The six month-old Podemos appears to have been the main electoral beneficiary of this widespread discontent, garnering over 1.2 million votes (8 per cent) across the country and coming in fourth place at the European elections, closely behind, and in some important regions like Madrid and Asturias, ahead of the communist-led Izquierda Unida (United Left). The leadership of the new party is largely made up of activists from diverse social and political movements firmly on the left of the ideological spectrum, many of whom were protagonists of the 15-M ‘indignados’ protests and subsequent anti-austerity mobilisations. Yet through extensive use of social media, a clever exploitation of its leader’s Pablo Iglesias TV presence and most importantly, a simple, unabashedly populist political programme, organisation and communication, Podemos has captured a much broader support base (including disgruntled Socialist Party voters and former abstentionists) than its far-left origins would predict.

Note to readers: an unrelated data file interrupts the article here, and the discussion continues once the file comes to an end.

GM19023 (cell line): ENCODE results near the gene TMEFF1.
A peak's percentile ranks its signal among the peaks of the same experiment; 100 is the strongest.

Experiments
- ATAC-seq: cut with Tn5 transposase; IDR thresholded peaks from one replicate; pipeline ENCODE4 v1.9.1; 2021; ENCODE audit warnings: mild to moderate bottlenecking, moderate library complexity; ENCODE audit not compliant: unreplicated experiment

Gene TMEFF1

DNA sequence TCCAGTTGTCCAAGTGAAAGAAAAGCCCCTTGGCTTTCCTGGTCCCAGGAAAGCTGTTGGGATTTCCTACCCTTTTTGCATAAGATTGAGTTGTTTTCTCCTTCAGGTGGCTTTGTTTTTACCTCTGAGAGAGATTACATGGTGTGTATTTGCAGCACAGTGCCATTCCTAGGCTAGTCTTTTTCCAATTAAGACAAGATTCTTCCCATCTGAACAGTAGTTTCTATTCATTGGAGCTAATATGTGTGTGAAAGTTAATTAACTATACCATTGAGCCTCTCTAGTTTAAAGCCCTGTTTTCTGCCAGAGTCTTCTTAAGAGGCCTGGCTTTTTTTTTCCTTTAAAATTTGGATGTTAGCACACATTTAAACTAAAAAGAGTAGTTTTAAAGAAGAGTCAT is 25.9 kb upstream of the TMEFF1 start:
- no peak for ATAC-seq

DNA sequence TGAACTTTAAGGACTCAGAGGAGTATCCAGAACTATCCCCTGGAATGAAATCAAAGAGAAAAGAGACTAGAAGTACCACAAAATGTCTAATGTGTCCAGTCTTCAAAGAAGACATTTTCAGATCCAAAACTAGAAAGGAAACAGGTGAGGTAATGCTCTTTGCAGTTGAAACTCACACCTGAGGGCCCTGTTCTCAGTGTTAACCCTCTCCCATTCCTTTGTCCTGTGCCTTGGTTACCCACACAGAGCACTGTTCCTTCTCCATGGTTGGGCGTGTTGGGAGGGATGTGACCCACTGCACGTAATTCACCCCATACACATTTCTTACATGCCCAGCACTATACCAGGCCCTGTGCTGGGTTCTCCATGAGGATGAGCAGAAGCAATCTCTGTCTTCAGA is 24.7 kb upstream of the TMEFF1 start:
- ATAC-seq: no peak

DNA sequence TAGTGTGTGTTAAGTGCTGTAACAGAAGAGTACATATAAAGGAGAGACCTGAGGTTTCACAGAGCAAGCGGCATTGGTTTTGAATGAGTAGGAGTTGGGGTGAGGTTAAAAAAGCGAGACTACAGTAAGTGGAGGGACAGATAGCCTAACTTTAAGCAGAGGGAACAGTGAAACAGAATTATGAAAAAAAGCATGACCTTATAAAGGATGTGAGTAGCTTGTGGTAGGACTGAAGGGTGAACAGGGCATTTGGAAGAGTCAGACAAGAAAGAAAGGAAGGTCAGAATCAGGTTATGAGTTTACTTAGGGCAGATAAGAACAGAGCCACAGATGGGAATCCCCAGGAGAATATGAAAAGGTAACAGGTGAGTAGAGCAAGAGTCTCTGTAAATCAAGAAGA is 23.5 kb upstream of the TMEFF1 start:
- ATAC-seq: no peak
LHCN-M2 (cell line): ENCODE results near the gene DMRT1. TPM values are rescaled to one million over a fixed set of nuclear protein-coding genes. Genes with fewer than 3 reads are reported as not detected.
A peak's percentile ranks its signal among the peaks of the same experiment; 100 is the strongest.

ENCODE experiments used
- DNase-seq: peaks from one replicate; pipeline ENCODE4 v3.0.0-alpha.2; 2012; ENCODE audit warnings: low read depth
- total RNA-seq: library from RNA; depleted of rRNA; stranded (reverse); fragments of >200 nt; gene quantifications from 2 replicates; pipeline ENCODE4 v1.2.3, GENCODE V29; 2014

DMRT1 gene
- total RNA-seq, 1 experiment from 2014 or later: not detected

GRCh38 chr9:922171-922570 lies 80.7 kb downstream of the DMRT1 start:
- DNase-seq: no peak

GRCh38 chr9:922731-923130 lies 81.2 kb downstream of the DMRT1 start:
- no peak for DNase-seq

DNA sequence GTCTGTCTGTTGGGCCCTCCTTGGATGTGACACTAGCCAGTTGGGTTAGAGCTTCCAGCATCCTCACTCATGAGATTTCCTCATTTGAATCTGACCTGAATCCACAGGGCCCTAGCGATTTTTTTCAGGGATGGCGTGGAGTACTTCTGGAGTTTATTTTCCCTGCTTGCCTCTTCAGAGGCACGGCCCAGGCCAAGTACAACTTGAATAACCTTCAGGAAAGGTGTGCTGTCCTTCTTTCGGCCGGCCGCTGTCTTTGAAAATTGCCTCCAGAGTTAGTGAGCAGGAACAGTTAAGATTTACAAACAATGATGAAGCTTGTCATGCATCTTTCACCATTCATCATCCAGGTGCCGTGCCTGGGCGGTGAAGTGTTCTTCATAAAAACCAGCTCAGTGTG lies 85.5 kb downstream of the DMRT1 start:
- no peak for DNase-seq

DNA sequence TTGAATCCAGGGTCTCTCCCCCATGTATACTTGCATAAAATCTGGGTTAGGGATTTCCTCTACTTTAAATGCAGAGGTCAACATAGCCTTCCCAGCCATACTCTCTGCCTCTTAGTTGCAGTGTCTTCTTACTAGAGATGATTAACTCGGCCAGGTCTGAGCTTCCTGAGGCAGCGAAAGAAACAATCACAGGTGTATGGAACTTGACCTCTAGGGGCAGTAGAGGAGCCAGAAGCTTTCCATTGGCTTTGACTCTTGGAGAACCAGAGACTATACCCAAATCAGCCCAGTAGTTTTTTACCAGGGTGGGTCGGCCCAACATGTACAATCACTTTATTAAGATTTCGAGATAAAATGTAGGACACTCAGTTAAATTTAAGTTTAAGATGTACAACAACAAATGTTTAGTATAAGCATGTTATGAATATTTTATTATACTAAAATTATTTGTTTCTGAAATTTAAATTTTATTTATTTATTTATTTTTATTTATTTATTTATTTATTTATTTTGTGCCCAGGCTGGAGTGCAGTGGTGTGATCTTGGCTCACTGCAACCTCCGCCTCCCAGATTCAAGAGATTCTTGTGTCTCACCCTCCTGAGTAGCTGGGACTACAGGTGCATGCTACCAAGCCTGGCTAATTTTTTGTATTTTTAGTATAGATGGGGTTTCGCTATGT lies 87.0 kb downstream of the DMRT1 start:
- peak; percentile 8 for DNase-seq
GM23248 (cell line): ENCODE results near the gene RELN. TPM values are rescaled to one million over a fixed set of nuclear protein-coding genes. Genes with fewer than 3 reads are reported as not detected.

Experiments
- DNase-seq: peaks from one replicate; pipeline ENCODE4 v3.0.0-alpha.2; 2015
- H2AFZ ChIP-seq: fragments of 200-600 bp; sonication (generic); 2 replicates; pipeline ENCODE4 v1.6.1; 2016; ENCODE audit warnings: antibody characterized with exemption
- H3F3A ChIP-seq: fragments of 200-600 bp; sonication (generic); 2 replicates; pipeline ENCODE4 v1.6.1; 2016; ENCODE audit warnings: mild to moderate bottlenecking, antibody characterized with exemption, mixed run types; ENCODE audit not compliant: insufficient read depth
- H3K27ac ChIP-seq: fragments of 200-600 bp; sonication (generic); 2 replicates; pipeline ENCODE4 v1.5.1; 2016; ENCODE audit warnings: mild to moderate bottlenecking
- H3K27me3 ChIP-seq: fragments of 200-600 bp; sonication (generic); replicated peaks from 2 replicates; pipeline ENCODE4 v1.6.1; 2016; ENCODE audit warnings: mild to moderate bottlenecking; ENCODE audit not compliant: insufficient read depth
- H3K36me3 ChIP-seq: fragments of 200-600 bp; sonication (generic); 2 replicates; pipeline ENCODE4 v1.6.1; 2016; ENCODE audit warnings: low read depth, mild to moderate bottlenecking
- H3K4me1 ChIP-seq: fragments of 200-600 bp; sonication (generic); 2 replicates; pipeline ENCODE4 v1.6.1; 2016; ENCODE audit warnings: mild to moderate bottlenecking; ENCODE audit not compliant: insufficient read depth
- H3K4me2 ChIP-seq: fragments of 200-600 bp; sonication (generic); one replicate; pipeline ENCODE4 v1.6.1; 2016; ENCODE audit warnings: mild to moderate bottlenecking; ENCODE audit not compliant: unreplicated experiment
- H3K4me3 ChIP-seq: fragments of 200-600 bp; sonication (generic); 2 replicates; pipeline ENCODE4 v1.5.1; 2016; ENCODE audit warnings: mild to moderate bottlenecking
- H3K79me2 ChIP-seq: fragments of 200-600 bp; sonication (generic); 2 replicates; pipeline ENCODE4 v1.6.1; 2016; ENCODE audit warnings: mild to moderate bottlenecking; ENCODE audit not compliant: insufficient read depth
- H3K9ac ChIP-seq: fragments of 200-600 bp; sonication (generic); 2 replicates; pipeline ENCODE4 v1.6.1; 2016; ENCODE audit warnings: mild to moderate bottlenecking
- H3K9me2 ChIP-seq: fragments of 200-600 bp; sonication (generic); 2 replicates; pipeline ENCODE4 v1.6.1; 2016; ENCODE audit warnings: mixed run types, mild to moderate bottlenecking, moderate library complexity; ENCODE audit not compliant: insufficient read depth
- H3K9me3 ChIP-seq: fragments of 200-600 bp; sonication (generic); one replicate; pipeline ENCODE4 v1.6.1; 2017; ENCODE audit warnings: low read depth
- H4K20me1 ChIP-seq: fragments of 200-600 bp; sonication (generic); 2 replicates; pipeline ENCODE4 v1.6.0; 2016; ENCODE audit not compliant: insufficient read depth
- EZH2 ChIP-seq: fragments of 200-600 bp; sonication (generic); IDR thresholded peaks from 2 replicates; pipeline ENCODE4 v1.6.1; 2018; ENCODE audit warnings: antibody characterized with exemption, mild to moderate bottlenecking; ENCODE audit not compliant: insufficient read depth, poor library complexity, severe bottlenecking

Rebooting the Spanish Left?

The rise of the Left, not just Podemos but also Izquierda Unida and other smaller environmentalist groups, has raised the prospect of a convergence around a broad left platform at the next general election. Together with Juan Carlos’ abdication, this new configuration has given fresh impetus to the idea of opening a constituent process across the country aimed at radically refashioning Spain’s political and socio-economic structures. This rebooting of what may be loosely termed Spain’s republican alternative comes with all sorts of tensions and possibilities.